NEW YORK (AP) – A Genovese family capo, facing a five-year jail term in a Brooklyn mob case, disappeared in the middle of his trial – prompting speculation that he instead received a Mafia-imposed death penalty.

“I do not consider my client’s absence to be a voluntary one,” defense attorney Martin Schmukler said in court on Wednesday, the second consecutive day that Lawrence Ricci was missing from the courtroom. Ricci, who generally kept a low public profile, went on trial Sept. 20 in the waterfront corruption case.

Ricci was due in court Tuesday when the trial resumed, but never appeared. He was last seen a week ago; his trial was scheduled to resume Monday.

“We are looking for him” said FBI spokesman Matt Bertrand. “We still haven’t arrested him, or have him in our sights yet.”

The timing of the disappearance was one of the factors in the concerns about Ricci. Even if convicted, he faced only a five-year sentence. And Schmukler said it was “entirely out of character” for his client to not show up, particularly three weeks into the trial.

The attorney said he had spoken Thursday with members of Ricci’s family, but there was nothing new to report.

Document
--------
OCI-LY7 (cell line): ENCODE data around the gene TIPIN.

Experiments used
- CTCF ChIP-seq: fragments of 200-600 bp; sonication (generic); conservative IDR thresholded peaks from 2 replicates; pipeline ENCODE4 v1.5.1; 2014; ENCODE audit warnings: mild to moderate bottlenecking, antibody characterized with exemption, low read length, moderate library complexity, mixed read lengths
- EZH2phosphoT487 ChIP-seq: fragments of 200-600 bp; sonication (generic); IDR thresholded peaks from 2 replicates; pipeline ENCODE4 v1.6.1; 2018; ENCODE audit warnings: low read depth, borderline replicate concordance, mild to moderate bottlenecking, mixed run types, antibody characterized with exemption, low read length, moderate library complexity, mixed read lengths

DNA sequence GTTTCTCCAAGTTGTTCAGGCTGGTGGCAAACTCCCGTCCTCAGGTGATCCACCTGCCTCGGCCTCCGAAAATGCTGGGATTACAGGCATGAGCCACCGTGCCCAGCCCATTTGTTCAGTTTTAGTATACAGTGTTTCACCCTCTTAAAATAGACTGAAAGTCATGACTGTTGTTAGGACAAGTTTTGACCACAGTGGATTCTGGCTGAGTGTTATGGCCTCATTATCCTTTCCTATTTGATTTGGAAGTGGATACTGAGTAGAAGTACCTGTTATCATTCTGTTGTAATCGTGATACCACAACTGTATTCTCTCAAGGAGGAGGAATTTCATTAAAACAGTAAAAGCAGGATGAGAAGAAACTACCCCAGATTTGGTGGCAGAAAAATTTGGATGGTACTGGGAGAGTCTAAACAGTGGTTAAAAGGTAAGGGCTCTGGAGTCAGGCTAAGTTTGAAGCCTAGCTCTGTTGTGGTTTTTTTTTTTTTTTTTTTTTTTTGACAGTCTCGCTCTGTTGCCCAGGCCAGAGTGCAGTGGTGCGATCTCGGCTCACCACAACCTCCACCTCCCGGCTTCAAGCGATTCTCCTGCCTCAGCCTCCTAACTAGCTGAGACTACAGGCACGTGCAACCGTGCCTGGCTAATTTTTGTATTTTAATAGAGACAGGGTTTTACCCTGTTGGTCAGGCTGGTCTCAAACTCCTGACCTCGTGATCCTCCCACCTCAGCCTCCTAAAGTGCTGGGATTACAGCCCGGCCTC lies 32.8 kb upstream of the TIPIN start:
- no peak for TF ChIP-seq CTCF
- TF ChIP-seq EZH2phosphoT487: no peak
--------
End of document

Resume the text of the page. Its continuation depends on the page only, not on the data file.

“The only thing I’ll tell you is I have to continue on with this case,” Schmukler said. “I’m going to do so as if he’s alive and well and sitting in that chair in that courtroom.”

Ricci, who lists his occupation as a dairy salesman, was charged with two officials of the International Longshoreman’s Association with extortion and mail and wire fraud in connection with mob domination of the New York waterfront.

The 60-year-old defendant allegedly insured that a mob-tied pharmaceutical company received a lucrative union contract. His co-defendants were charged with conspiring with the Genovese crime family to install a mob-controlled puppet president at the ILA.

When the trial resumed Tuesday, the co-defendants, ILA executives Harold Daggett and Arthur Coffey, were never joined by Ricci in court. He was free on $500,000 bond during the trial, and was last seen Friday night in Carteret, N.J.

U.S. District Court Judge I. Leo Glasser instructed the jury in the case that they should draw no “negative inference” from Ricci’s disappearance. Prosecutors told the jury in opening statements that the Mafia “developed a stranglehold over the ILA,” allowing the mob to collect money from various sources.

Ricci’s mob ties go back decades. He was convicted two decades ago of extortion with one-time waterfront crime boss Tino Fiumara.


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